It’s no secret that women retire with less super on average than men, due to three strikes that hit women for six.
Women earn less on average than men so receive lower compulsory employer contributions and they are more likely to take time out of the paid workforce to care for family. They also live longer than men, so their retirement savings need to stretch further.
Divorce can add to women’s economic disadvantage. This is especially for mothers, even though the super balances of divorcing couples are usually split. According to an AMP-NATSEM study, divorced women with children had 37% less super than divorced dads from similar age groups and socio-economic backgrounds, and 68% less super than married mums.
Although the gender pay gap is decreasing, in 2018 women in full-time work still took home $25,717 a year less than men on average. This is compounded by women missing out on super payments during maternity leave or while taking time out to raise a family or care for elderly parents. So it’s hardly surprising that by the time women reach their 60s they have 42% less superannuation than men on average.
Like the wage gap, the super gap between men and women is closing – from 44% in 2013-14 to 39% in 2015-16. But there are wide disparities between age groups. According to the government’s Workplace Gender Equality Agency, the super gap between men and women increases from 19.4% or $9,835 for 25-29-year-olds, to 42% or $113,661 by age 60-64.
The Qantas Super CSBA Retirement Confidence Index also found that women lag well behind men in terms of confidence about the retirement planning.
- Only 30% of women have a high degree of confidence they will have enough money for a comfortable retirement, compared to 39% of men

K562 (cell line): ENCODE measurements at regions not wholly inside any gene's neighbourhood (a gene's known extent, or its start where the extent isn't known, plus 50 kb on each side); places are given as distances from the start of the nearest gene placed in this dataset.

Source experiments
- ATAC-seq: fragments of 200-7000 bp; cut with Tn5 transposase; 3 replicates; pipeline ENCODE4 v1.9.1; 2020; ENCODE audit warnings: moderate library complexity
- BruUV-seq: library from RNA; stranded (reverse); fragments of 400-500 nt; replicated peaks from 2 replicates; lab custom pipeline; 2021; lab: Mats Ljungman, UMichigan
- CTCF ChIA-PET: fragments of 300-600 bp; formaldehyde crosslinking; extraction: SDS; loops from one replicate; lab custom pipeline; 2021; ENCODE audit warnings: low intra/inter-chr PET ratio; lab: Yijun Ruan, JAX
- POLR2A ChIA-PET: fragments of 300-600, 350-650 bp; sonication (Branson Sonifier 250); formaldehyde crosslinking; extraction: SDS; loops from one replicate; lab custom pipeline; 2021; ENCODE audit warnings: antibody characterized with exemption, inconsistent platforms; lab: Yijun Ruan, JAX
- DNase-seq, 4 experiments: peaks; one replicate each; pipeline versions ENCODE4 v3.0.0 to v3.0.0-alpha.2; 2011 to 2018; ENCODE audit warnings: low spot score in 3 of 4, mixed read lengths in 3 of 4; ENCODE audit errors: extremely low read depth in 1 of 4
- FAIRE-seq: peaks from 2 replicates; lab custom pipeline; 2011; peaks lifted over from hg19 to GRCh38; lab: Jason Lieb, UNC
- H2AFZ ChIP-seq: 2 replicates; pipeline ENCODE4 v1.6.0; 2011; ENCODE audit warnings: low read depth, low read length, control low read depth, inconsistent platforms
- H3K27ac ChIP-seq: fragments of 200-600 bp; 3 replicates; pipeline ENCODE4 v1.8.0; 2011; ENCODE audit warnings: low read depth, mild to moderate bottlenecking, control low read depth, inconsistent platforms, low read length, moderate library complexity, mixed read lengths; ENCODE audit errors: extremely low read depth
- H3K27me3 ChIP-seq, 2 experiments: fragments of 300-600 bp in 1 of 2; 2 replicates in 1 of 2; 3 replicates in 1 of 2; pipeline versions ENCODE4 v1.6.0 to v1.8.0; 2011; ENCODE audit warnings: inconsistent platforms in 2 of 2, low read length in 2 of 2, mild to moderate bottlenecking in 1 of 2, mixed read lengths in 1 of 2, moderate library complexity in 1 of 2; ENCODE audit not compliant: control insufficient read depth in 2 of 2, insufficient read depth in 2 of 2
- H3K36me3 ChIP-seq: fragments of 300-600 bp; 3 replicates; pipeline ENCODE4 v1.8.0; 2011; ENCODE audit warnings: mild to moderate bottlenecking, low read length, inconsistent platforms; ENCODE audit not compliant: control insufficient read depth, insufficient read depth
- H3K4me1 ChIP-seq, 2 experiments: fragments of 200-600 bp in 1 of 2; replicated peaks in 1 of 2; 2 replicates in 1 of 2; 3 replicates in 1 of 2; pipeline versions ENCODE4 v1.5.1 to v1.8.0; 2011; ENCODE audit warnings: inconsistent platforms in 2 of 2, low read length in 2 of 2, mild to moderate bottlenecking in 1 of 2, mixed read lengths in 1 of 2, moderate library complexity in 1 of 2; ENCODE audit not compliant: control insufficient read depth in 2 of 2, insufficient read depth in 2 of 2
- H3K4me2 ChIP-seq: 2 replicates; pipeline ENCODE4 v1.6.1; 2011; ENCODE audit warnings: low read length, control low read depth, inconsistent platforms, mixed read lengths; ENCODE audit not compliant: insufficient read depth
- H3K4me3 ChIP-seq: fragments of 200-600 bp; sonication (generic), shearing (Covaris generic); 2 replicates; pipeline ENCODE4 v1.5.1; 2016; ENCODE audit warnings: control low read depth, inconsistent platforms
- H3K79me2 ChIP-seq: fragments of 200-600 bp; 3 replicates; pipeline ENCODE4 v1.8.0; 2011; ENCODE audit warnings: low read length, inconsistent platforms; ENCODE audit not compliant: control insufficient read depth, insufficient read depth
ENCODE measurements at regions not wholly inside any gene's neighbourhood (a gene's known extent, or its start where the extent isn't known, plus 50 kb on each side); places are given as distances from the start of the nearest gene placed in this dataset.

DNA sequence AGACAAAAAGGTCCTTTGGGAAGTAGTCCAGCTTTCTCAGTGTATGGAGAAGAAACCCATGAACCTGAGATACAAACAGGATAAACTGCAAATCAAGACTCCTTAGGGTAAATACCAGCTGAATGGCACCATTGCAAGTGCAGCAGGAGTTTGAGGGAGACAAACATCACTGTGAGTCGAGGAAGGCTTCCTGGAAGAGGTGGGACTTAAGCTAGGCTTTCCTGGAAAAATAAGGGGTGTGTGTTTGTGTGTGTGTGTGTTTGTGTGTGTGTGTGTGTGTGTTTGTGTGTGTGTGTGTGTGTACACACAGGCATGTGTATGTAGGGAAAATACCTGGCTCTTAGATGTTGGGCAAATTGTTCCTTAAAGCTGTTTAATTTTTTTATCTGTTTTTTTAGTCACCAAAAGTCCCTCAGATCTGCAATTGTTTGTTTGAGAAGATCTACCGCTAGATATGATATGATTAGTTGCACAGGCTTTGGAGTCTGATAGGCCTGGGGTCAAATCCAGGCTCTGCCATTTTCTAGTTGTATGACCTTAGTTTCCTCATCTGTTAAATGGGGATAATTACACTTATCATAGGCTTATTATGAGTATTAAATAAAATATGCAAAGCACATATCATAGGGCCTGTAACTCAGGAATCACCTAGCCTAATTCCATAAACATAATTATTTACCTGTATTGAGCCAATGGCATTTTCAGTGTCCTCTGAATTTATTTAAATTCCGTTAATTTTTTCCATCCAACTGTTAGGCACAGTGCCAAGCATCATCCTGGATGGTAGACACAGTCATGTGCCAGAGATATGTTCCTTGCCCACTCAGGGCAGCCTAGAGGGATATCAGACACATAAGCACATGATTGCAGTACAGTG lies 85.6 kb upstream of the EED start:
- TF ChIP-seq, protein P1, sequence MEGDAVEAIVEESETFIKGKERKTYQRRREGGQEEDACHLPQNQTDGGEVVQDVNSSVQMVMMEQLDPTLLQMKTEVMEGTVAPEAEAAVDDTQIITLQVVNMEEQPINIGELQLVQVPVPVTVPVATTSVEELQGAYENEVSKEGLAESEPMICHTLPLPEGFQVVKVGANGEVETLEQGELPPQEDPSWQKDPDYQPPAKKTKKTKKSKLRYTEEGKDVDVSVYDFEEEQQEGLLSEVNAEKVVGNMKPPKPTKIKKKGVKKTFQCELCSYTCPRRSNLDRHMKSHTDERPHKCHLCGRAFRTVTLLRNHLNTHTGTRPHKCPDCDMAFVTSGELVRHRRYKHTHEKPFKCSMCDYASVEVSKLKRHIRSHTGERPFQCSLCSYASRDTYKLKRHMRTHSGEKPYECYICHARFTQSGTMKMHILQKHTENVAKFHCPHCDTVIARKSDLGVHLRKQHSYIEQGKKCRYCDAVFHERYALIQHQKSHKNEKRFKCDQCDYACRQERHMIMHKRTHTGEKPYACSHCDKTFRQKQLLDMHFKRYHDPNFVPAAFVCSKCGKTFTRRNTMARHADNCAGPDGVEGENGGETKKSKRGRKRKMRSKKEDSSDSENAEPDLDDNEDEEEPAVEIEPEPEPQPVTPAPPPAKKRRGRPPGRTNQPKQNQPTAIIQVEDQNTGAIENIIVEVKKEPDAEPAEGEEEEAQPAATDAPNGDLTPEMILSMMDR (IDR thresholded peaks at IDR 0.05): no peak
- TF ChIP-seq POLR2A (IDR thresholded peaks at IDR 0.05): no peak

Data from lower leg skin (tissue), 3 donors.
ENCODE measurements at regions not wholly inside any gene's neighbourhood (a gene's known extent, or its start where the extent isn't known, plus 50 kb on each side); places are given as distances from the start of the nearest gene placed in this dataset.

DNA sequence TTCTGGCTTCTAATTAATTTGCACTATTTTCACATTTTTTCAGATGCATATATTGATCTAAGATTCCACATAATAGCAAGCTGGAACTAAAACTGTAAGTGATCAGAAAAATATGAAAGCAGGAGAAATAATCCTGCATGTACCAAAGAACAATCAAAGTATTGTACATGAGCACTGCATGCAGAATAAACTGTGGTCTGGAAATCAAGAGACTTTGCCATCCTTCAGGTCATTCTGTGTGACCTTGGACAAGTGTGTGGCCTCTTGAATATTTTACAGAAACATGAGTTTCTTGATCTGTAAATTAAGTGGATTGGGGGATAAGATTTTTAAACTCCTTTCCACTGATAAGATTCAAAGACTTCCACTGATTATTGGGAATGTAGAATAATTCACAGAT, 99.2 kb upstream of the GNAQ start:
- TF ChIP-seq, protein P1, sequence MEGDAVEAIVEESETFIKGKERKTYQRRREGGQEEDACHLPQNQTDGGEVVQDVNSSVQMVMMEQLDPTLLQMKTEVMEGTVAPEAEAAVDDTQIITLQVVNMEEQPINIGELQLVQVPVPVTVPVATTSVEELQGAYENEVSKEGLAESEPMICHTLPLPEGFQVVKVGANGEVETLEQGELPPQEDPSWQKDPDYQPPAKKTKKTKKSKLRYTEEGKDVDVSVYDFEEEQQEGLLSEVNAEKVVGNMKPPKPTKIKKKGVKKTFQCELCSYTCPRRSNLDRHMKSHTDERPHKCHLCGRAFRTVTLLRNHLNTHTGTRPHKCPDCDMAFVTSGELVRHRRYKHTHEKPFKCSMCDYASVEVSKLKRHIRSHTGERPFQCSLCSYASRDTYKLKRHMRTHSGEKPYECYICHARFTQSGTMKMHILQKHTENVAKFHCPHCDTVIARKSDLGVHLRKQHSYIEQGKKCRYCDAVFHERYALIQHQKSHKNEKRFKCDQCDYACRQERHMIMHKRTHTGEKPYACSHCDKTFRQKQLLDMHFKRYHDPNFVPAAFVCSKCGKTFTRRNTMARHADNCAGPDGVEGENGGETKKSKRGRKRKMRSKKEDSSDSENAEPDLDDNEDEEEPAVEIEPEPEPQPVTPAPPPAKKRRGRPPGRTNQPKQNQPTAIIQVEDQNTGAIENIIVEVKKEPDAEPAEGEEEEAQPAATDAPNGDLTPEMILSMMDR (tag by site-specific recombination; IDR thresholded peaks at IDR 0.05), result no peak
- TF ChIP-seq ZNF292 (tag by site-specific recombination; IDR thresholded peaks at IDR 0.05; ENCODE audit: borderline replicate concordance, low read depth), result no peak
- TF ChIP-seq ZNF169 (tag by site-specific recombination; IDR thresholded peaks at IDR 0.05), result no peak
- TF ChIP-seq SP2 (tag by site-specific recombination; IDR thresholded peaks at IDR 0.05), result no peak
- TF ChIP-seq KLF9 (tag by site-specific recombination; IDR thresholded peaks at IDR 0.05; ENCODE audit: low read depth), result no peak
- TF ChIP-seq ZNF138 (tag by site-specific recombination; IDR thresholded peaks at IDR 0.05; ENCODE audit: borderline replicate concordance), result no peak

- Only 29% of women knew how much was needed for a comfortable retirement, compared to 40% of men
- Only 28% of women feel they can rely on their superannuation and other investments for retirement, compared to 40% of men
With the odds stacked against them, what can a woman do to improve her retirement prospects? Quite a bit as it turns out and it’s never too late, or too early, to start closing the gap. Here are some suggested strategies for women at different ages and stages of life.
When you are starting out in the workforce, perhaps planning to marry or start a family, it’s understandable that super and retirement are not front-of-mind. Your financial priorities at this stage of life are more likely to be saving for a car, a trip, a home deposit or preparing for the birth of a child.
Apart from competing financial priorities, when retirement is still 30 or 40 years away super can seem too hard or too boring to contemplate. But ignoring super now can cost you dearly at retirement due to the compounding effect of being in a poorly performing fund or an investment option that is out of step with your needs.
Thankfully, curiosity costs nothing and that’s the best place to start closing the super gap.
Do some fact-finding
To make the most of super you need to understand it, beginning with your current super fund. If you are not sure what fund you are in, or if you think you may have more than one fund, you can find out by logging onto your My.gov.au account, clicking on ATO and then super.
If you have had a series of jobs over the years, chances are you’ve left a trail of super accounts. By consolidating your super by rolling all your super into one fund, you could save in fees and have more money working for you. But first, you need to complete your fact-finding mission.
- Dig out your most recent annual statement or check your account online to find out how your money is invested, the returns you have earned over various time frames the fees you are paying.
- Have a good stickybeak around the website, play with the online calculators and make sure all your personal information is correct.
- Understand how much your employer should be contributing on your behalf and check that these Superannuation Guarantee (SG) payments are landing in your account on time.